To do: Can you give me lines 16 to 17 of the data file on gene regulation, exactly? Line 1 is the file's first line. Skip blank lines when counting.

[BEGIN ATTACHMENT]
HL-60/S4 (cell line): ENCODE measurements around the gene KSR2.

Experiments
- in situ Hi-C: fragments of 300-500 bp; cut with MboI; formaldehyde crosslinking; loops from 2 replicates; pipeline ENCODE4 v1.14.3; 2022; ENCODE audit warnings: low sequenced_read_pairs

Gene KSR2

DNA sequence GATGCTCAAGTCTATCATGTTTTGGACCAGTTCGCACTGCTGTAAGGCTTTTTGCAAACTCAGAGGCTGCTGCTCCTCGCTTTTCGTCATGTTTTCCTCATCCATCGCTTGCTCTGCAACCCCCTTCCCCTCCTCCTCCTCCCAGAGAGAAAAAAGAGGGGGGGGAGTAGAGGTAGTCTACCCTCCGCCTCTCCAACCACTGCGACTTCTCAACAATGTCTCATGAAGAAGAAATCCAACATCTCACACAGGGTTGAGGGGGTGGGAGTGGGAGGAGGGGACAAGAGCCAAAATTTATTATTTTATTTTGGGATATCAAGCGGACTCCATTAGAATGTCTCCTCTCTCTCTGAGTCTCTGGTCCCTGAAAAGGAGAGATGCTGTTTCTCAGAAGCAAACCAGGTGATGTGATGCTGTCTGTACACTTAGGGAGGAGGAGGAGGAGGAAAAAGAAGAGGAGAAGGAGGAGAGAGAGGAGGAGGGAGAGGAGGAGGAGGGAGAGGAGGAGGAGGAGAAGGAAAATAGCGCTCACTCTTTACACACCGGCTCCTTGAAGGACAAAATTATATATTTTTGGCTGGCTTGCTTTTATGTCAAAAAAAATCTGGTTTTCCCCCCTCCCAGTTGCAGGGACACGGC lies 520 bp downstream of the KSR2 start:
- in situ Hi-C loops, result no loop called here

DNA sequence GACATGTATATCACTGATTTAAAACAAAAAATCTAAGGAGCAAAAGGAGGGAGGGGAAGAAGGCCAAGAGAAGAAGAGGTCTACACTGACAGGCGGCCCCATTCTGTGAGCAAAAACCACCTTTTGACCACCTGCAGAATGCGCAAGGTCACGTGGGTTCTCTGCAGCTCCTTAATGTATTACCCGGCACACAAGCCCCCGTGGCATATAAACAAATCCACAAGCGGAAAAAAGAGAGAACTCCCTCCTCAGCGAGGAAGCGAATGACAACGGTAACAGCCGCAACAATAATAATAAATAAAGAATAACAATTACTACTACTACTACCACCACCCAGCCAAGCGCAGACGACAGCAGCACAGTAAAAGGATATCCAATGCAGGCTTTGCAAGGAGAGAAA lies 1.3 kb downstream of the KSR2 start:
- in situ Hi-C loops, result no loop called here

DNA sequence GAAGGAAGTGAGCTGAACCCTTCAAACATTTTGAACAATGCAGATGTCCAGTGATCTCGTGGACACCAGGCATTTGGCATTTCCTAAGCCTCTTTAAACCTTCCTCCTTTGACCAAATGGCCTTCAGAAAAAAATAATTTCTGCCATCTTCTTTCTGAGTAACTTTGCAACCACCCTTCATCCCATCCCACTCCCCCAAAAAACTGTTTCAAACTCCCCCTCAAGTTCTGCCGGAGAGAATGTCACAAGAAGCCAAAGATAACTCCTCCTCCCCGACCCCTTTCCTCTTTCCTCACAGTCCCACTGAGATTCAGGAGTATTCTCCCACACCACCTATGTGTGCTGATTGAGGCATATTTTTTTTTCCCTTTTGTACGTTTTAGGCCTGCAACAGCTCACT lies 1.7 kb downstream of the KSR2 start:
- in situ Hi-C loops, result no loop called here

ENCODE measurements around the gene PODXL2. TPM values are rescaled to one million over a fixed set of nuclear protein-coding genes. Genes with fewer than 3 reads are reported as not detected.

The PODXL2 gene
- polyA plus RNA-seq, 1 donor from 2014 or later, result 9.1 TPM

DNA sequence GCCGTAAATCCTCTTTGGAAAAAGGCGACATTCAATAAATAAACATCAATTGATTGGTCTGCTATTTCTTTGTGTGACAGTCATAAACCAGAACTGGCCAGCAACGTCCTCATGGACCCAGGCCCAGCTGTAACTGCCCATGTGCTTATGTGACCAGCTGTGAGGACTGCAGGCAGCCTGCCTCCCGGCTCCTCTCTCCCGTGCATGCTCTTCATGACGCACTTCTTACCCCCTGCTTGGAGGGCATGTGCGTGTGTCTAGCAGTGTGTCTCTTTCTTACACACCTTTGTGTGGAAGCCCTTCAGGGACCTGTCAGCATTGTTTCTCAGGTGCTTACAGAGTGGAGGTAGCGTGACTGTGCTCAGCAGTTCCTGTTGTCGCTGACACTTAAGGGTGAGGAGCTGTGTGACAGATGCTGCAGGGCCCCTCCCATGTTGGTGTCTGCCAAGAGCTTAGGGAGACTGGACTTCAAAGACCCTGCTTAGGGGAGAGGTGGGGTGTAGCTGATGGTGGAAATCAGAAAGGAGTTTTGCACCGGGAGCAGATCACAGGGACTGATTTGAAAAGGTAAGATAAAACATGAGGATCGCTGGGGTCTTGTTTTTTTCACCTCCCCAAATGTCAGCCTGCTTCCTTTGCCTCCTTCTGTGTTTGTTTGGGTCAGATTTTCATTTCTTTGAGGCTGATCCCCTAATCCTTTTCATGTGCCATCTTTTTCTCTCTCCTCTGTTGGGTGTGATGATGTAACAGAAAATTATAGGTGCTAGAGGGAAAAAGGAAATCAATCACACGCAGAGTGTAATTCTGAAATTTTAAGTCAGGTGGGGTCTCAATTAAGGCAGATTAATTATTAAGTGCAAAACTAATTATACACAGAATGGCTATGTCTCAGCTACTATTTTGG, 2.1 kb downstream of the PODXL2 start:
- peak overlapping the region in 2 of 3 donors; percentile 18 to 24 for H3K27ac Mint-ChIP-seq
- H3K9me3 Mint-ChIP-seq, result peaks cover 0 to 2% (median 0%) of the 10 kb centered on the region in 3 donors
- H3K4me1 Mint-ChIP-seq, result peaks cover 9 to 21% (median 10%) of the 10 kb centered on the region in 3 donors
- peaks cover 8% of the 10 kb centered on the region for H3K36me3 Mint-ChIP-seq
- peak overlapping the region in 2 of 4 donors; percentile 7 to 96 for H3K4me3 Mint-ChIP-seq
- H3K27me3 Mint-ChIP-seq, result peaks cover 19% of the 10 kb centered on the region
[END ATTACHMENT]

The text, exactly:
- H3K9me3 Mint-ChIP-seq, result peaks cover 0 to 2% (median 0%) of the 10 kb centered on the region in 3 donors
- H3K4me1 Mint-ChIP-seq, result peaks cover 9 to 21% (median 10%) of the 10 kb centered on the region in 3 donors